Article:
In the world of teleprospecting, many thought leaders are debating the efficacy of new and old techniques. With more and more sales leaders implementing new strategies, it’s important for inside sales rep to keep up with the trends. However, don’t feel you have to choose one technique and stick to it. Instead, learn to balance your techniques and manage your lists. Social selling is time-consuming, and it cuts out the ability to speak to prospects for a lengthy amount of time about their pains and needs, but it could lead to stronger opportunities. You may find that your team has more activity from the smile and dial method, but without some social intelligence behind these calls, those leads could be dead ends. Below are three things to consider when using commonly used prospecting techniques to find the balance that works right for you.
Mass email marketing
Mass emails should be used for prospecting large sets of data that may or may not have quality or relevance. Your product or service could be completely new to a certain industry, or it could have no major competitors. You wouldn’t know which titles are best to contact and you wouldn’t even have a baseline of the ideal prospect to call. However, you still have to start somewhere. Mass email marketing is a great way to clean a list before importing it into your CRM. There are many tools like Act-On that allow you to see what emails have bounced, who has clicked through the emails, and who has opted out. Spend more time calling prospects who have opened your emails numerous times, and don’t waste any time on inaccurate or irrelevant information. If there are irrelevant titles as you’re learning more about your space and seeing patterns, close them out in favor of prospects qualified through pre-call planning and research.
Mass emails should not be used as much on warmer lists, because they are less personable than phone calls. If you do use a mass email on a warmer list, keep it brief and use it as a tool to set up a time for a call.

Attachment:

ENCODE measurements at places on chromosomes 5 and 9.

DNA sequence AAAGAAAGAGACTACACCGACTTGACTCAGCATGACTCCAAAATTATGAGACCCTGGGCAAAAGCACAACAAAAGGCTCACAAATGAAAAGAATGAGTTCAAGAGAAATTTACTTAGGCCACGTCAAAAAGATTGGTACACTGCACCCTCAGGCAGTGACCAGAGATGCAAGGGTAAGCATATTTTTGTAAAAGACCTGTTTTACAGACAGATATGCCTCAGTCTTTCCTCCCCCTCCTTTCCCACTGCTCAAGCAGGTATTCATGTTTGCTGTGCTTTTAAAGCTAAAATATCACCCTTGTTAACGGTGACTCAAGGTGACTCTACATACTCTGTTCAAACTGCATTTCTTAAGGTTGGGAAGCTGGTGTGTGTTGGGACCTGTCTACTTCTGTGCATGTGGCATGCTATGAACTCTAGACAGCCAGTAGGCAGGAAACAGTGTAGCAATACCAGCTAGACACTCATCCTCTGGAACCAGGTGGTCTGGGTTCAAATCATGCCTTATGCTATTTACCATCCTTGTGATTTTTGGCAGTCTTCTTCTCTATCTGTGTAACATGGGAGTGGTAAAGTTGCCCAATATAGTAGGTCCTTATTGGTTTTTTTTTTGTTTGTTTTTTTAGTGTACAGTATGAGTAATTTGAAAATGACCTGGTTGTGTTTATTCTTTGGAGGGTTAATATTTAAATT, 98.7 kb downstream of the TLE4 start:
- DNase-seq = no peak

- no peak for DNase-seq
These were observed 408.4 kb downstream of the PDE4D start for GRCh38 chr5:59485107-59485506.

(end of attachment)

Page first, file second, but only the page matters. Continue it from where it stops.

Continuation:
Pre-call planning and social selling
Pre-call planning should be used when know the anatomy of your ideal prospect. If you research beforehand, your introduction to the decision maker in an account should be warmer. A top-down approach is much more effective: Research higher level contacts on LinkedIn, read company blogs, and be active on other social media outlets to examine your prospects’ roles, interests, pains, and needs. Tailor your messaging to your prospect to get a stronger response.
Do not focus as much on the volume of your dials but instead on the quality of your conversations. Focus on the accounts and how they’re structured. You’re more likely to call fewer prospects with this approach, but your conversations will be more meaningful, and they may lead to more opportunities.
Smile and dial
The smile and dial technique works best if you have a strong list of inbound leads from a relevant source. These sources could be: an inbound “Contact me” feature off your company’s website, prospect follow-ups from tradeshows, webinars, whitepaper downloads, and more. It’s still a good idea to know who you’re calling, but not as much time should be devoted to pre-call planning in this instance. You already know that the prospect has some interest in your company; they came to you for a reason. The contact information also tends to be more accurate. These leads should always be called first because they are the warmest on any list. There may even be marketing service level agreements attached to them.
Smiling and dialing on a list that is not warm or relevant, however, will lead to frustration and a world of hurt. Avoid this technique as a first step on lists that are not slightly qualified and do some more pre-call planning instead.
Most importantly, focus on what matters most for your company’s sales funnel. If you find that some techniques work more than others, stick to them. If what you’re doing isn’t helping you achieve your ultimate goal, it’s time to switch things up and try something new.